There’s a lot to like about this flowering edible shrub. The deciduous American Cranberry bush is hardy, maintenance-free, adaptable, and it adds attractive year-round interest to your landscape.
Native to North America, this sizeable ornamental sports dense upright branches that grow into a full mounded form. Vibrant deep green leaves occur in opposite pairs that are 3-lobed.
Springtime brings an abundance of flat, cream-colored flowers in broad groupings that have a lacy and delicate appearance. Clusters of plump berries follow, starting out green and turning yellow-orange and finally bright scarlet by fall.
As autumn approaches, American Cranberry’s outstanding emerald green leaves begin turning gorgeous shades of orange, crimson and burgundy. Once the leaves begin dropping, the fire-engine red berries become even more visible, creating a dazzling display.
If allowed to remain, these stunning bunches of berries will hang on the shrub through the winter. This not only offers radiant warm color to an often monochromatic and frosty landscape, but also provides a much-welcomed nosh for birds and small mammals when food sources are in short supply.
Maturing to heights of 5-6 feet with a similar spread, the American Cranberry bush can be planted in rows and clipped to take shape as a stunning privacy hedge. With its upright and naturally rounded shape, this shrub can be grown in small groupings for accent, or used as a specimen plant to set off the corners of your home.
Thriving in zones 2-7, the American Cranberry bush grows nearly anywhere in the country. It does well in full sun or shade and prefers a well-drained soil rich in natural matter to help retain ample moisture. The American Cranberry bush should not be allowed to dry out for extended periods of time.
Feed with a balanced fertilizer once a year, if desired, and apply a 2-4 inch layer of organic mulch around the base of the shrub to protect against cold and keep the soil moist. Thinning out older stems, along with a bit of strategic trimming will rejuvenate the plant and help maintain its desired size and shape.
Cranberries contain bacteria-blocking compounds that aid in promoting urinary tract health that help ward off ulcers and certain oral bacteria that can lead to gum disease. In addition, cranberries contain phytochemicals, or health-promoting benefits that reduce oxidative destruction of cells, which can lead to cancer, heart disease and other degenerative diseases.
These low-sodium berries are cholesterol- and fat-free, so try them dried as a sweet ‘anytime’ snack, whip up a batch of delicious jam, or press them to make a tasty juice. Of course, you should try your hand at some fresh Cranberry sauce to accompany your Thanksgiving turkey or roasted chicken any time of the year.
Besides the great health benefits and sweet taste, Cranberries are great for crafters to own. During the fall and winter holidays, you can cleverly incorporate Cranberries into your home decor for very little cost. The vibrant red berries and rich green leaves are an inexpensive and eye pleasing addition to existing wreaths, swags and bouquets.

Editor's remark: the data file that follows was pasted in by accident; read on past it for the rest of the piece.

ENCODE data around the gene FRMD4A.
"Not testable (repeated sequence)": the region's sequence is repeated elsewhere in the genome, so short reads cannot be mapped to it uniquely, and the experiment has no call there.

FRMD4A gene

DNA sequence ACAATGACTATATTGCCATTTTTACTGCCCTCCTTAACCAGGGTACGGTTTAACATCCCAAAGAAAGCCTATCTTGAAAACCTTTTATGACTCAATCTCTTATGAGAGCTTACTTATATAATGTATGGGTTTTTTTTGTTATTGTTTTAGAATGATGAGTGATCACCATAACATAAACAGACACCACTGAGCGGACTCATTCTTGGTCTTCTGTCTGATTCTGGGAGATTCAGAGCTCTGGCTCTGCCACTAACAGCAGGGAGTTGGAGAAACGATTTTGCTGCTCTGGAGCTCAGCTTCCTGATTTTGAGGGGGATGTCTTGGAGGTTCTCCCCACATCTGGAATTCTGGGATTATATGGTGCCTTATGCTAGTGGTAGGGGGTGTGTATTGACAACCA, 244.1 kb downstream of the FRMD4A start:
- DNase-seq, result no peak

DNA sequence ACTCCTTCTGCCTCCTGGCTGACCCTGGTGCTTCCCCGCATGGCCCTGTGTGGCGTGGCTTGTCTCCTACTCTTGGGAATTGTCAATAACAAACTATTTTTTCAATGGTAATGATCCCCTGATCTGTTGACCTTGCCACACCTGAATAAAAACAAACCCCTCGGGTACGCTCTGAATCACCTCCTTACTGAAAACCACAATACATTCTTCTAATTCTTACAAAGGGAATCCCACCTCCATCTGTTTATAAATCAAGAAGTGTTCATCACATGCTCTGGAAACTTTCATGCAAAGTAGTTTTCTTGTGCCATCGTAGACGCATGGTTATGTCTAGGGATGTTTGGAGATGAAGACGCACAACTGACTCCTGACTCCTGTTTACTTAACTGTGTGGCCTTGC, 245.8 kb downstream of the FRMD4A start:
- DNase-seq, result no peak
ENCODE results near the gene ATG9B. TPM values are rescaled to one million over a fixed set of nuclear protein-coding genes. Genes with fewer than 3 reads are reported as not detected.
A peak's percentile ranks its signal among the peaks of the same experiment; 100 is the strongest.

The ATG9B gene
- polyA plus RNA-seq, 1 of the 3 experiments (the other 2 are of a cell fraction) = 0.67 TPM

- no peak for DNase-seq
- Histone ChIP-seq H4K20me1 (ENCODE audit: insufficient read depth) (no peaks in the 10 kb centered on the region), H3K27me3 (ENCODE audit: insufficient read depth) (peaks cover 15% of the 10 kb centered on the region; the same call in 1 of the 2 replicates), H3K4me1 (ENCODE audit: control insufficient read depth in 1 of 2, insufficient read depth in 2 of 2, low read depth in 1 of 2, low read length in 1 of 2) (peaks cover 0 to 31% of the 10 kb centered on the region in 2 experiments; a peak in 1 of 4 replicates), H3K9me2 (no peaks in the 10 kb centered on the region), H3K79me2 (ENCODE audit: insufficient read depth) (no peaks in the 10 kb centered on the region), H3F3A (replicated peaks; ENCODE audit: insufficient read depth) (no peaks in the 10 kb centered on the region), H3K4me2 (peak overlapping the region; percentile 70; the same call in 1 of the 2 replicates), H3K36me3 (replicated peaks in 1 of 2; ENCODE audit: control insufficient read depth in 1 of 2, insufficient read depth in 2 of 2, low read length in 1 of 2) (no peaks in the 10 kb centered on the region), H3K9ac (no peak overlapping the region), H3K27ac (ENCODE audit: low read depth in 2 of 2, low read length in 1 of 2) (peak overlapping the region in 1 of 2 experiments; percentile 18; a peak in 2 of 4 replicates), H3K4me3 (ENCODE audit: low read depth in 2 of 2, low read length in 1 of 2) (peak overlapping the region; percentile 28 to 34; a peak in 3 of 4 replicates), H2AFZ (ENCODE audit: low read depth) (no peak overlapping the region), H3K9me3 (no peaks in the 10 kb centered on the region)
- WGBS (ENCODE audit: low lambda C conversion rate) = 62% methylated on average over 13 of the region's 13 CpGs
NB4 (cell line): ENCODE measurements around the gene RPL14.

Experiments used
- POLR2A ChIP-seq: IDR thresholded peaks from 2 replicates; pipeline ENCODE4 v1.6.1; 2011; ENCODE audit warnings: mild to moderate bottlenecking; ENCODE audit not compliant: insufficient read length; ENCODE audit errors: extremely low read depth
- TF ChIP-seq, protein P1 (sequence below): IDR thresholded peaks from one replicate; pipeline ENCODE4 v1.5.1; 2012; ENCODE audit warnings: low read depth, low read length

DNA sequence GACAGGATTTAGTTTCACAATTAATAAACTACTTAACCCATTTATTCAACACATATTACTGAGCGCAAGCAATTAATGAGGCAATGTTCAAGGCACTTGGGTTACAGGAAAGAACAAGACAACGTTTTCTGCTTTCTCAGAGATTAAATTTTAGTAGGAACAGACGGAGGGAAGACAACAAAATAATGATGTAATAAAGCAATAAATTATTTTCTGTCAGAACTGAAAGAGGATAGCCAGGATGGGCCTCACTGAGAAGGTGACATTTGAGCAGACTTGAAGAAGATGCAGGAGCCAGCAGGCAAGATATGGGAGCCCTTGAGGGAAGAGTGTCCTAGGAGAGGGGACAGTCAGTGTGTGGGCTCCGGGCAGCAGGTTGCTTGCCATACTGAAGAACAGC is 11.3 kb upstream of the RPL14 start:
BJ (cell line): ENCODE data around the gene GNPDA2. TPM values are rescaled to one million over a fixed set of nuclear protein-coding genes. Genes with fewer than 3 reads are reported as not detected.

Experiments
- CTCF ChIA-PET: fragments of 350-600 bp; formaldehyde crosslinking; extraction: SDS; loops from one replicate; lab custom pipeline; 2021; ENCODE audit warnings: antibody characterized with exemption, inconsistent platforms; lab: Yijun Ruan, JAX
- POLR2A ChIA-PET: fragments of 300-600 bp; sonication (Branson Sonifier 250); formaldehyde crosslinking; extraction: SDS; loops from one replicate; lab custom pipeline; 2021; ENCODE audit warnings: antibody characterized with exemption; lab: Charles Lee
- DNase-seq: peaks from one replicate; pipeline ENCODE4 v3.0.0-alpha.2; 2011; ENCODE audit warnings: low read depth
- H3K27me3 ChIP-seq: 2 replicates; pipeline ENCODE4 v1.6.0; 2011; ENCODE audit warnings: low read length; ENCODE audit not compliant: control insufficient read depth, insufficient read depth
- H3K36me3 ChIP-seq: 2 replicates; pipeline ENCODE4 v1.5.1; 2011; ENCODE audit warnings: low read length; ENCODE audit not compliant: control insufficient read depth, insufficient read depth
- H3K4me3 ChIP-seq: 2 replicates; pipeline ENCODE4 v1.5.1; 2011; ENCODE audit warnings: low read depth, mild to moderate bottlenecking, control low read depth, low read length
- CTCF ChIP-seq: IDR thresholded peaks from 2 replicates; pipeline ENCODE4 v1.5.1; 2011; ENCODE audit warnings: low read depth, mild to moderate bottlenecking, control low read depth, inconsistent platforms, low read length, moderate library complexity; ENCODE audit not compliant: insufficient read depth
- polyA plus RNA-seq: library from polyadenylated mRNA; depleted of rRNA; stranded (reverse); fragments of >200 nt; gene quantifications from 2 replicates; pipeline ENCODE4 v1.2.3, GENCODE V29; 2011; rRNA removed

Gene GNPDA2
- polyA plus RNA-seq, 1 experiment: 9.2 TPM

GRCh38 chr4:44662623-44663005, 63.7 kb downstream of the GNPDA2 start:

For questions about the American Cranberry bush, or any of our other fantastic plants and trees, don’t hesitate to contact us. Let our knowledgeable staff assist you with your next landscaping project.
Select a site with full to partial sun and moist or well drained soil for your American Cranberry.
If you're planting a hedge, mark out a visual guide by placing stakes five to six feet apart and looping string around them. Plant the where the stakes are and they'll grow together to make a dense privacy screen.
First, dig each hole so that it is just shallower than the root ball and at least twice the width.
Then loosen the soil in the planting hole so the roots can easily break through.
Use your shovel or try dragging the points of a pitch fork along the sides and bottom of the hole.
Next, separate the roots of your American Cranberry gently with your fingers and position them downward in the hole.
The top of the root flare, where the roots end and the trunk begins, should be about an inch above the surrounding soil.
Then make sure the plant is exactly vertical in the hole.
To make it just right, use a level.
As you backfill the hole, apply water to remove air pockets.
Remove debris like stones and grass and completely break up any dirt clumps.
Water your American Cranberry again after the transplant is complete.
To help retain some of that moisture, it's recommended that you place mulch around each plant to a depth of 2"-3" up to but not touching the trunk. Organic mulches such as wood chips also help to better soil structure as they decompose.
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